By becoming the 100th city in Texas to make an investment in saving this crucial pollinator of all the things., we are joining a a growing network of cities working to create a Monarch and wildlife habitat. Mayor Bob Brown signed the pledge at the end of November.

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I think everyone can agree that we need to do anything we can to save all of our butterflies and bees. They keep things growing in North America. I have always been amazed by their yearly migration to Mexico for the winter to stay warm.

By - Jessica Ordóñez-Lancet

                Nov 25, 2019

Austin, TEXAS — The National Wildlife Federation congratulates the city of Lufkin and its mayor, Bob Brown, for signing the Mayors' Monarch Pledge, becoming the 100th city in the state of Texas to commit to monarch butterfly conservation. The whole Eastern monarch population crosses Texas as part of its two-way annual, multi-generational migration, making the state a vital region for the survival of the monarchs. With monarchs currently completing this year’s southward migration, Texans who witnessed the unique phenomenon were left with a sense of awe.

“The state of Texas provides critical native habitats that play a key role as stopover not only for our beloved, migratory monarch butterfly, but for many migratory bird species,” said Rebeca Quiñonez-Piñón, National Wildlife Federation’s monarch outreach coordinator. “By making monarchs and other pollinators a conservation priority in urban areas, Texas is helping sustain healthy survival rates for the monarch butterfly during its fall and spring migration. We want to thank Mayor Brown for his commitment to our state insect’s well-being, and for serving as an inspiration for other representatives around the country, and especially in Deep East Texas.”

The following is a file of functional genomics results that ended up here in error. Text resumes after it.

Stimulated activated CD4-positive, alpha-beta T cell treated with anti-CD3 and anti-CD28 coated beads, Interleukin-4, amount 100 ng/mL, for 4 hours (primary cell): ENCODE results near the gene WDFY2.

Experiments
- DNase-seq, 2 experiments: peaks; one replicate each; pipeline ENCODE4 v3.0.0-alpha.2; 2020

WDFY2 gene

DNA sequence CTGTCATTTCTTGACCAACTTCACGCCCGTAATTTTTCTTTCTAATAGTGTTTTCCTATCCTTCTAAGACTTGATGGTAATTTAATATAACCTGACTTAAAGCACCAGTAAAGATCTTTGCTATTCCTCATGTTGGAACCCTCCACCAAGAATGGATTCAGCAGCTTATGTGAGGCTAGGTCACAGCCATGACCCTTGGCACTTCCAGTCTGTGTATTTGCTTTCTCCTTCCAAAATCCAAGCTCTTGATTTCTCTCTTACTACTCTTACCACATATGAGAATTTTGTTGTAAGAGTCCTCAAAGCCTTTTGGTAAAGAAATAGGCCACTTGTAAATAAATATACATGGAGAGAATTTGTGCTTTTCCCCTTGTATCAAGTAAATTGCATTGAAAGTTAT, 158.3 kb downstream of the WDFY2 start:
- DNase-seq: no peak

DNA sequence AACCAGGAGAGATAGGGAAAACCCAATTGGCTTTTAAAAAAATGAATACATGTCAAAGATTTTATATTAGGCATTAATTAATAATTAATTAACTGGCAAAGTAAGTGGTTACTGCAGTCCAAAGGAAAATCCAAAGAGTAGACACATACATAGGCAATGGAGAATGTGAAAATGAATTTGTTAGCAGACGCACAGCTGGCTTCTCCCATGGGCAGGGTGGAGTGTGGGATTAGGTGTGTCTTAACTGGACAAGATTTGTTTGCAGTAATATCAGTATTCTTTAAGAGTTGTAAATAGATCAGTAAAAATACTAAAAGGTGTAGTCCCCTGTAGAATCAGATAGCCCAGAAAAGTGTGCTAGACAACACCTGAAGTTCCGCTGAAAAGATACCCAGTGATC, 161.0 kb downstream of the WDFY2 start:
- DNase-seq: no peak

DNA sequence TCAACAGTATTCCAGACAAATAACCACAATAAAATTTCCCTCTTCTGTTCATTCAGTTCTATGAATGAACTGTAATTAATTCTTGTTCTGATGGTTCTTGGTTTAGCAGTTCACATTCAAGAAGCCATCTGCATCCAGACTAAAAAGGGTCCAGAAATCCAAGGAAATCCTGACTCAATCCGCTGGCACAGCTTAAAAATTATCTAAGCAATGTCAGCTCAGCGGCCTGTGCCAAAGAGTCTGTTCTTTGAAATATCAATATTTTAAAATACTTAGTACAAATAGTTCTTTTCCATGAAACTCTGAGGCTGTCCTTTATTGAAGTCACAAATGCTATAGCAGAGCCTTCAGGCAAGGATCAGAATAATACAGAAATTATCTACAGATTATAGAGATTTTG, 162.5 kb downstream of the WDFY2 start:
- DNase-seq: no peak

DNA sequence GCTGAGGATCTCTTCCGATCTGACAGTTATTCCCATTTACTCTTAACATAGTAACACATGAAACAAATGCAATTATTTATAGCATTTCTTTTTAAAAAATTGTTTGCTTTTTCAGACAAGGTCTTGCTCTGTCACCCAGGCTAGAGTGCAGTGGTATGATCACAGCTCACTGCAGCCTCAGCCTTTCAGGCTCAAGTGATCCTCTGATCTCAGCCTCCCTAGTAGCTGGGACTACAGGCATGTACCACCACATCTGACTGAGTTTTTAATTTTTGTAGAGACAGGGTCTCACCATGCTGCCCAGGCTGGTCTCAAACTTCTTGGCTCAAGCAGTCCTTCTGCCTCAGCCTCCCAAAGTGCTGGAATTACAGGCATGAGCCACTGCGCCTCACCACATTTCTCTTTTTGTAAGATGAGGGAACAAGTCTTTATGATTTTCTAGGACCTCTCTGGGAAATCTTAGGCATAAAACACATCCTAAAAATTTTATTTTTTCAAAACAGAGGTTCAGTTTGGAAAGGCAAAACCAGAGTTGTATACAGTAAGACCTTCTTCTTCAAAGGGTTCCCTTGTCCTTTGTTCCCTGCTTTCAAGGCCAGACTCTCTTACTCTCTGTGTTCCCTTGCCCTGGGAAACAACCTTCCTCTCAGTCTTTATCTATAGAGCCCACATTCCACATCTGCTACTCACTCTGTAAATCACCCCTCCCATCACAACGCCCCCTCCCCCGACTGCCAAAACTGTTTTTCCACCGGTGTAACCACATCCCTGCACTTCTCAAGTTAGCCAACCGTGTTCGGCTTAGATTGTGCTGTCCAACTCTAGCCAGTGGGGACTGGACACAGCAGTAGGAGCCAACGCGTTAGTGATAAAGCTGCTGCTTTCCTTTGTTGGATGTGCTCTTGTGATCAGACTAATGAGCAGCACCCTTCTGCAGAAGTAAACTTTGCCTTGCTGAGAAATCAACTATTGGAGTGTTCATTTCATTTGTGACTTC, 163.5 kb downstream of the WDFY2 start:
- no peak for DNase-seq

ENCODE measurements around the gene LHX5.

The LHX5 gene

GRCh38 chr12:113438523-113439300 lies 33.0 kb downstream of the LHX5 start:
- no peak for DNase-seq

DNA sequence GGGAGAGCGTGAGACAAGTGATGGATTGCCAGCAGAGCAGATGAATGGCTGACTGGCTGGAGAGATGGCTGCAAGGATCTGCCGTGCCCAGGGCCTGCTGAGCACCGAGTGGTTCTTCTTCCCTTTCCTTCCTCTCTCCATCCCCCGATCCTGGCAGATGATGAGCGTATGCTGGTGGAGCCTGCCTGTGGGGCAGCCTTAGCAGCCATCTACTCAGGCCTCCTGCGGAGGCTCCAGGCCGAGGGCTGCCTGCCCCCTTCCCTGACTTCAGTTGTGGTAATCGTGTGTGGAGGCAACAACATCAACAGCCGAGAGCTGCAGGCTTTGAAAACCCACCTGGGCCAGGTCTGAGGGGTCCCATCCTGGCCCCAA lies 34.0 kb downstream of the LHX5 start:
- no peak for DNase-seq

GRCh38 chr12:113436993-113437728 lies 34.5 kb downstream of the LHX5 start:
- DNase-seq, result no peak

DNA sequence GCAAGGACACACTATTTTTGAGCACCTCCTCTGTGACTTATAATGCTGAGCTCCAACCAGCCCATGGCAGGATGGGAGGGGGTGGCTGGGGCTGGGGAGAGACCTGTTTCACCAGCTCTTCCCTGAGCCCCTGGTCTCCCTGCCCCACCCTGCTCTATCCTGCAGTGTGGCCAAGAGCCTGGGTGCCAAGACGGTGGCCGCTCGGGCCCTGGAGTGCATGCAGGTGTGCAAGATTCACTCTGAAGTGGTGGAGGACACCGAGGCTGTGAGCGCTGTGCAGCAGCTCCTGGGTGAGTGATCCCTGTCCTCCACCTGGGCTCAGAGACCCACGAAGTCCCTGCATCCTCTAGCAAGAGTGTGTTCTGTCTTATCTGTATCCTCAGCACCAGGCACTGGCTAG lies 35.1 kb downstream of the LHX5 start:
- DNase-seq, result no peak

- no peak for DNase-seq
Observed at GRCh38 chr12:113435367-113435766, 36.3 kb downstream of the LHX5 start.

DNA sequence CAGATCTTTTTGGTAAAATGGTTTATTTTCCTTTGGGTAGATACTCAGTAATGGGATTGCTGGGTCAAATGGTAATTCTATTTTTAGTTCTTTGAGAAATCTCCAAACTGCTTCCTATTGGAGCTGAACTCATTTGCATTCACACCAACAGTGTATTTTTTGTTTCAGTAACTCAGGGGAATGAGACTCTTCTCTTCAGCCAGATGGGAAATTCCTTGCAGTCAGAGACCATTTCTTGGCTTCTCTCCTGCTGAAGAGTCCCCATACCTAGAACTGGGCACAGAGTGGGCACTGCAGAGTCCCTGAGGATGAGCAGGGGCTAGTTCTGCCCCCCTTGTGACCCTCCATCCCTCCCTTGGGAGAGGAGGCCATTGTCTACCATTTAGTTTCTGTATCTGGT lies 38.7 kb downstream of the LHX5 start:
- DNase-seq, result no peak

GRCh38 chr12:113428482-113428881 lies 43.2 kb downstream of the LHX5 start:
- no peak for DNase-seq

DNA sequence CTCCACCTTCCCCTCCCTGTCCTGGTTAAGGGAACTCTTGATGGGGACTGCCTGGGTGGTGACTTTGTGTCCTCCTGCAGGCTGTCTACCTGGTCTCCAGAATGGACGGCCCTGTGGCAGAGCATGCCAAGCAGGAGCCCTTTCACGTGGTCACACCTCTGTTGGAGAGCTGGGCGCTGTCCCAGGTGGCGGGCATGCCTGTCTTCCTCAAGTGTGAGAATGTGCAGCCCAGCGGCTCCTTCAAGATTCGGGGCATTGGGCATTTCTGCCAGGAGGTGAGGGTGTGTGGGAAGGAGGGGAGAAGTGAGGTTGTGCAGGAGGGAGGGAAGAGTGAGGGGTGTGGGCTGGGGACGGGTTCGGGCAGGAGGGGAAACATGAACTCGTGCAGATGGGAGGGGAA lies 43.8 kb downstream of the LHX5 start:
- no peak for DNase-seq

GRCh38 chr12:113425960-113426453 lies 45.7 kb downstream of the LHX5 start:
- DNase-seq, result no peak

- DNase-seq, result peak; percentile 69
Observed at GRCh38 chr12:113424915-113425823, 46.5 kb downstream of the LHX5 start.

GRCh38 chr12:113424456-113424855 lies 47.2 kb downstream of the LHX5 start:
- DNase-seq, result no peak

“We are so excited to become the 100th City to be designated a Monarch City!” Brown said. “We first became aware of the extreme benefit of the monarch butterfly in March of 2015, when the City of Lufkin was included in a Roundtable discussion regarding landscaping at the Texas A&M AgriLife Extension Service and the Master Gardener Native Plant Committee. We got the message and certainly took the information and moved forward.”

Across North America, cities have committed to the Mayors’ Monarch Pledge to create native habitat in public parks, city landscaping, roadsides, medians, green roofs, community gardens, backyards, and open spaces throughout their communities. In September, the state celebrated Harlingen as well, for becoming the 500th city committing to the Pledge in North America and the 14th in the Lower Rio Grande Valley region. Lufkin is one of the two East Texas cities committed to the Pledge, which opens a great window of opportunity to expand monarch conservation efforts to Deep East Texas.

The National Wildlife Federation’s Urban Monarch Outreach work in the state of Texas has been possible thanks to the generous funding of the National Fish and Wildlife Foundation through the Monarch Butterfly and Pollinators Conservation Fund.

Through the National Wildlife Federation’s Urban Wildlife Programs, cities, counties and towns across the United States are helping local wildlife by restoring and reconnecting habitat in urban and suburban areas. For more information about the Mayors’ Monarch Pledge, please go to: NWF.org/MayorsMonarchPledge